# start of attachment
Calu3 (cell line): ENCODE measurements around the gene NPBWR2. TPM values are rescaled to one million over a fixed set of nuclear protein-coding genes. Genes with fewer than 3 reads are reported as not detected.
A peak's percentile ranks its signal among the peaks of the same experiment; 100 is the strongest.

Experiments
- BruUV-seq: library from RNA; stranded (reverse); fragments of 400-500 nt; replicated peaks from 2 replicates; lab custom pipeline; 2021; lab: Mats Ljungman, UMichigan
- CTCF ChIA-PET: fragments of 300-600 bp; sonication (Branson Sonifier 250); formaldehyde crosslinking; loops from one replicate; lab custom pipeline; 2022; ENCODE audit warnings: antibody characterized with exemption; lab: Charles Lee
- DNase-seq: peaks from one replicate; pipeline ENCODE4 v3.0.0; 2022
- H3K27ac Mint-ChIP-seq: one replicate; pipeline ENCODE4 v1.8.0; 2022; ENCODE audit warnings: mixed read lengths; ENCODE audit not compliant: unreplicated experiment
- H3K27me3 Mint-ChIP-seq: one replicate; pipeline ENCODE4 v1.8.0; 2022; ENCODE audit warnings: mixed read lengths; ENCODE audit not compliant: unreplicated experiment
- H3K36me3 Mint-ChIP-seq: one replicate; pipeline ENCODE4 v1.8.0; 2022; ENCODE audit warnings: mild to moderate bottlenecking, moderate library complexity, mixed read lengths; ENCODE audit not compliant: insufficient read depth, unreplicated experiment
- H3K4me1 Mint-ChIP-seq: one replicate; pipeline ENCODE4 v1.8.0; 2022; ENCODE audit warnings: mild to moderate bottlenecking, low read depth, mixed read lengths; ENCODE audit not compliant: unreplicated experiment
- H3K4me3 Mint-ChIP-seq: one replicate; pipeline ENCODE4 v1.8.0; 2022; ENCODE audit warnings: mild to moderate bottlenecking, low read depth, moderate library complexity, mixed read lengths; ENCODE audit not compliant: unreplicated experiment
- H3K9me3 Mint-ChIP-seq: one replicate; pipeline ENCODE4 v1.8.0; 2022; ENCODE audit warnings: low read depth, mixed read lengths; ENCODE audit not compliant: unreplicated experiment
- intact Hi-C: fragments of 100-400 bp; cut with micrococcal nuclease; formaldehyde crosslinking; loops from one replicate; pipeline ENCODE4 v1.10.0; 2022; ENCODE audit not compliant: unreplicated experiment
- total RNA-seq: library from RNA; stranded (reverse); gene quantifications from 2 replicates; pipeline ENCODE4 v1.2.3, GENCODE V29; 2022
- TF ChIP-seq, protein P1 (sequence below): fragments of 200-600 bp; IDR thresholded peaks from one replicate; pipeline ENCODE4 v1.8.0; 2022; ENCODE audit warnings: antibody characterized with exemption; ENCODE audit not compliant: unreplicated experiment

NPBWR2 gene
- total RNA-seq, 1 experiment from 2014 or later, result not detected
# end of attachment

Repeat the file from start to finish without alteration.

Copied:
Calu3 (cell line): ENCODE measurements around the gene NPBWR2. TPM values are rescaled to one million over a fixed set of nuclear protein-coding genes. Genes with fewer than 3 reads are reported as not detected.
A peak's percentile ranks its signal among the peaks of the same experiment; 100 is the strongest.

Experiments
- BruUV-seq: library from RNA; stranded (reverse); fragments of 400-500 nt; replicated peaks from 2 replicates; lab custom pipeline; 2021; lab: Mats Ljungman, UMichigan
- CTCF ChIA-PET: fragments of 300-600 bp; sonication (Branson Sonifier 250); formaldehyde crosslinking; loops from one replicate; lab custom pipeline; 2022; ENCODE audit warnings: antibody characterized with exemption; lab: Charles Lee
- DNase-seq: peaks from one replicate; pipeline ENCODE4 v3.0.0; 2022
- H3K27ac Mint-ChIP-seq: one replicate; pipeline ENCODE4 v1.8.0; 2022; ENCODE audit warnings: mixed read lengths; ENCODE audit not compliant: unreplicated experiment
- H3K27me3 Mint-ChIP-seq: one replicate; pipeline ENCODE4 v1.8.0; 2022; ENCODE audit warnings: mixed read lengths; ENCODE audit not compliant: unreplicated experiment
- H3K36me3 Mint-ChIP-seq: one replicate; pipeline ENCODE4 v1.8.0; 2022; ENCODE audit warnings: mild to moderate bottlenecking, moderate library complexity, mixed read lengths; ENCODE audit not compliant: insufficient read depth, unreplicated experiment
- H3K4me1 Mint-ChIP-seq: one replicate; pipeline ENCODE4 v1.8.0; 2022; ENCODE audit warnings: mild to moderate bottlenecking, low read depth, mixed read lengths; ENCODE audit not compliant: unreplicated experiment
- H3K4me3 Mint-ChIP-seq: one replicate; pipeline ENCODE4 v1.8.0; 2022; ENCODE audit warnings: mild to moderate bottlenecking, low read depth, moderate library complexity, mixed read lengths; ENCODE audit not compliant: unreplicated experiment
- H3K9me3 Mint-ChIP-seq: one replicate; pipeline ENCODE4 v1.8.0; 2022; ENCODE audit warnings: low read depth, mixed read lengths; ENCODE audit not compliant: unreplicated experiment
- intact Hi-C: fragments of 100-400 bp; cut with micrococcal nuclease; formaldehyde crosslinking; loops from one replicate; pipeline ENCODE4 v1.10.0; 2022; ENCODE audit not compliant: unreplicated experiment
- total RNA-seq: library from RNA; stranded (reverse); gene quantifications from 2 replicates; pipeline ENCODE4 v1.2.3, GENCODE V29; 2022
- TF ChIP-seq, protein P1 (sequence below): fragments of 200-600 bp; IDR thresholded peaks from one replicate; pipeline ENCODE4 v1.8.0; 2022; ENCODE audit warnings: antibody characterized with exemption; ENCODE audit not compliant: unreplicated experiment

NPBWR2 gene
- total RNA-seq, 1 experiment from 2014 or later, result not detected